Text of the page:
The stand is adjustable, allowing the panel to be lifted up by to 5 inches. It can also be rotated 90 degrees clockwise to portrait orientation, and Windows software is included which automatically rotates the desktop image to match.
As well as the display itself, you also get
- VGA cable
- DVI Cable
- External power supply
- Quickstart manual
- Software CD
The Software CD includes the autorotate software for Windows. Not included is a DisplayPort cable.
The had a contrast ratio of 118:1, which is a little on the low side. This is because the black level of 0.94 cd/m2 is a little low, and the brightest white that we could get was measured at 111.25 cd/m2. Neither of these is especially good, which means that the contrast ratio between the two is smaller than we have seen on some other displays. More on how we test contrast.
We did find that the screen was very uniform, with clean, uniform blacks and whites across the screen. More on how we test uniformity.
The performed well in our color temperature tests, with the whites maintaining a fairly constant color temperature across the range from the brightest whites down to the dim greys. More on how we test color temperature.
The did have some issues in our color curves test. In this, we look at how well the monitor reproduces subtle color changes, and we found that it did this most of the time, but at some points the curve had jumps in it, which could translate into color banding, especially with areas of subtle color changes, such as blue skies and flowers. More on how we test color curves.
As you would expect from a business monitor like the support for the sRGB color gamut is the only option available. There is no support for the larger Adobe RGB color gamut, or any way to tweak the gamut, but again we don't expect a business monitor to offer these features. More on how we test color gamut.
The uses a PLS (Plane to Line Switching) panel, a technology which usually offers good viewing angles. We found that this was the case with this monitor, with the blacks and whites holding up well at wider angles. However, this
We calibrate all of the monitors that we test using the manufacturers recommended settings for small office use, and then produce a profile using an X-rite i1 Display Pro.
The offers a good selection of ports, including a single DisplayPort, one DVI port and a VGA port. Not included are any HDMI ports, so this would not be a good monitor to use with a laptop that just offers HDMI outputs. A 4-port USB 3.0 hub is also built into the back of the pane, and a headphone output. There are no speakers built into this display, though.
4-Port USB Hub- A 4-port USB 3.0 hub is built into the back of the display, with the ports located next to the video inputs on the back of the display. This is a little awkward for plugging in frequently removed devices like USB thumb drives, but it is good for devices that are left plugged in, like keyboards and mice. USB 3.0 ports are backwards compatible with USB 2.0 cables and devices, so this hub will work with older USB 2.0 ports on your computer, but you will only get the extra speed of USB 3.0 if you connect it to a USB 3.0 socket.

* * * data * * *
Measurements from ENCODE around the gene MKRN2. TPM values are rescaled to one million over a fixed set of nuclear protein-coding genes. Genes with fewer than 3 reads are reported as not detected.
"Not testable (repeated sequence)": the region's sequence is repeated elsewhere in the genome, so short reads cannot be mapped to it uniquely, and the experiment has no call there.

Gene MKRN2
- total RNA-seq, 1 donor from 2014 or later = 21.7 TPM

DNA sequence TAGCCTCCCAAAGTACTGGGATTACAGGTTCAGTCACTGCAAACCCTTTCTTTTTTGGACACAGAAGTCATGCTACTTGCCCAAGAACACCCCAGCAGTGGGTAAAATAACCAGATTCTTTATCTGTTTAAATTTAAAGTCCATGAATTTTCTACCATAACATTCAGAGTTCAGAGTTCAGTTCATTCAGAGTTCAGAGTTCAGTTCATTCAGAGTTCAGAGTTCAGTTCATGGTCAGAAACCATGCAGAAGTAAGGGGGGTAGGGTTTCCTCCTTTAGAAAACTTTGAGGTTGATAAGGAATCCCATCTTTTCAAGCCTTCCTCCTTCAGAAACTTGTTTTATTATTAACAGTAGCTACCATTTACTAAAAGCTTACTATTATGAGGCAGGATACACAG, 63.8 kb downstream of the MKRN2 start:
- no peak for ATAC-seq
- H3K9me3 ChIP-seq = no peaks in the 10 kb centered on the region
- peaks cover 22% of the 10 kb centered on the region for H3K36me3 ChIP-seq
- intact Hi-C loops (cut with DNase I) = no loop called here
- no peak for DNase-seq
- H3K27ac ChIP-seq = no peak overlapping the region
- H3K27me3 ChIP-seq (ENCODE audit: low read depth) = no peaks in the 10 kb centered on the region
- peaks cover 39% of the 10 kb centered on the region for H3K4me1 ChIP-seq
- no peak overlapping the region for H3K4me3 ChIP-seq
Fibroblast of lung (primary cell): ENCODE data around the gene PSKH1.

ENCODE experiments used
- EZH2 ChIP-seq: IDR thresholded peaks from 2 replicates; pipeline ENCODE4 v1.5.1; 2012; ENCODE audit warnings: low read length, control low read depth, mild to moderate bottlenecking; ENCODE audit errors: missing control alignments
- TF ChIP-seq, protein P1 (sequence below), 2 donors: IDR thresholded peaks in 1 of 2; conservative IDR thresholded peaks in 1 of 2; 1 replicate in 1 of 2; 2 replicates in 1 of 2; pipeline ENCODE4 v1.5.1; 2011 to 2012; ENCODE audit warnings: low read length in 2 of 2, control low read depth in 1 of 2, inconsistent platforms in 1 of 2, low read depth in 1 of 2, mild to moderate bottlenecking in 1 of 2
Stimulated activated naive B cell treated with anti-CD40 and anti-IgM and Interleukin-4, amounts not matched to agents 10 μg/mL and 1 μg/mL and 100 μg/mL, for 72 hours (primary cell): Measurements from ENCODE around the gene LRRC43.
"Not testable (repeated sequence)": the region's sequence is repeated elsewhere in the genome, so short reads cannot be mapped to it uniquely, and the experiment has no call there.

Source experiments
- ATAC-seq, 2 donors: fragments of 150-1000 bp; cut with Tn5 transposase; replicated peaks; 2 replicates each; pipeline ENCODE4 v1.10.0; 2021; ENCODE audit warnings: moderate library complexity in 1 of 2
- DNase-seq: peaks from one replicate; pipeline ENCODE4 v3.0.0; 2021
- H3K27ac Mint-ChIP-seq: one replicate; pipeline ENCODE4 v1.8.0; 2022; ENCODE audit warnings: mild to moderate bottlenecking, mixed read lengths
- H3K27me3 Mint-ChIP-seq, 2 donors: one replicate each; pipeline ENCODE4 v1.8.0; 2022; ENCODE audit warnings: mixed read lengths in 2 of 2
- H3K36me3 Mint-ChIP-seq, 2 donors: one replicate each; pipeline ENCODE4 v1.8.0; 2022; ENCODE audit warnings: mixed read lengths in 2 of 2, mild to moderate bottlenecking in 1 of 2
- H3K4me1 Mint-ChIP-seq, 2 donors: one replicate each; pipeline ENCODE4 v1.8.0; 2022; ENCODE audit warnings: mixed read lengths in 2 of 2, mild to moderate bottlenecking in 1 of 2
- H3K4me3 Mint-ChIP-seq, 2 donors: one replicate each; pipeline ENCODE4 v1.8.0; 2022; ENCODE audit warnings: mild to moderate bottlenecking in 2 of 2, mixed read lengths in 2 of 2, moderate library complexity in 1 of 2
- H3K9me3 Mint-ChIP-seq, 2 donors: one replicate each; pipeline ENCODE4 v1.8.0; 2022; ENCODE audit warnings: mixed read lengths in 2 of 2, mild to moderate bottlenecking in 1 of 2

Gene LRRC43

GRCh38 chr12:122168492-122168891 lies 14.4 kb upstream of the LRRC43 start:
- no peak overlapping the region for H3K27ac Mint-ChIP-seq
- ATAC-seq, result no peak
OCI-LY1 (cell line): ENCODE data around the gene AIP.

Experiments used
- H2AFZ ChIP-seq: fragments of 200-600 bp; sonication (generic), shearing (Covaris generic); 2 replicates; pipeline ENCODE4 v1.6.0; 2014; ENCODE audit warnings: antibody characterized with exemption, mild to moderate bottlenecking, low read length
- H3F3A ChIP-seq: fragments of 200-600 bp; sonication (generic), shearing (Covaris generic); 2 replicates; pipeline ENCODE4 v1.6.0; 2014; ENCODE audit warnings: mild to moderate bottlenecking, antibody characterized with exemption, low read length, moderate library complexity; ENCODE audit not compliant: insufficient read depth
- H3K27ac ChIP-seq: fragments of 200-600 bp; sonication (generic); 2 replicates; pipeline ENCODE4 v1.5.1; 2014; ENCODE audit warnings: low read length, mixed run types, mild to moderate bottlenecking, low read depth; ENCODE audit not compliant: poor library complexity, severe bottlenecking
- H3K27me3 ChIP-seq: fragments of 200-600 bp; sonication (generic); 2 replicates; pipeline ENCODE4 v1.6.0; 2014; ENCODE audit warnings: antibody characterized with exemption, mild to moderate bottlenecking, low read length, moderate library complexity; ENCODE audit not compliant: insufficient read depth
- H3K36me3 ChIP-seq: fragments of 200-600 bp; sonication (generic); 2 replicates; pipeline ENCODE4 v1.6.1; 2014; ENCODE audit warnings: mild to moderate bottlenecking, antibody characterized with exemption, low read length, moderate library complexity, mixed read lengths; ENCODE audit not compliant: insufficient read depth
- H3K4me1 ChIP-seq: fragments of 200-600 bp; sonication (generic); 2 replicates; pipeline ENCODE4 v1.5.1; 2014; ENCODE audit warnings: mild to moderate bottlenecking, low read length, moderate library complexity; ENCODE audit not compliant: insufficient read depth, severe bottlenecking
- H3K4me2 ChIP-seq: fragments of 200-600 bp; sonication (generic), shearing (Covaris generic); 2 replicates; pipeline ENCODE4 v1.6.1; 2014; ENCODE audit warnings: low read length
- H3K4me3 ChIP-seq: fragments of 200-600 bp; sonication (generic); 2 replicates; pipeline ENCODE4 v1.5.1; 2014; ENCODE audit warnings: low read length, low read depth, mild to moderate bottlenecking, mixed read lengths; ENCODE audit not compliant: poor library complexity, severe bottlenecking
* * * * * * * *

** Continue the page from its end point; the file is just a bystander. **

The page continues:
Both monitors are strong performers, but the Samsung is slightly superior in many of our tests, as well as offering a wider set of features. These include a USB 3.0 hub and
If you need accurate color and have the budget to handle it, get the Eizo. If accurate color is less important, then the Samsung is the best pick between these two monitors. It does not have the level of control that the Eizo offers, but it does have good, solid performance that would be more than adequate for everyday use.
The Samsung S24A850DW is the more expensive of these two monitors, but it was a pretty close battle between them in our performance tests. The Dell was the better performer in some tests (such as color temperature), while the Samsung was the better in others. The Samsung was definitely the better designed monitor, though, with a stand that was more flexible and felt more robust than the Dell. For one thing, you can’t scratch the base of the Samsung when rotating the panel to portrait orientation, while we found ourselves doing this a lot with the Dell.
The has great image quality and overall performance. Priced at about $450, it is on the expensive side for a 24-inch business class monitor, but it does provide a good selection of connections that would allow it to be used in pretty much every situation. It is also attractively designed, with a flexible stand that allows the orientation of the screen to be quickly changed and accurately positioned. The built-in USB 3.0 hub will also be useful for those who want to get the maximum speed out of their external hard drives and other peripherals. It is expensive for the size though, so if you don't need the USB 3.0 hub and flexibility of the stand, there are plenty of cheaper models to choose from. But those who want a good quality, flexible monitor for general use won't go far wrong with this one.
Meet the tester
Richard Baguley is a valued contributor to the Reviewed.com family of sites.
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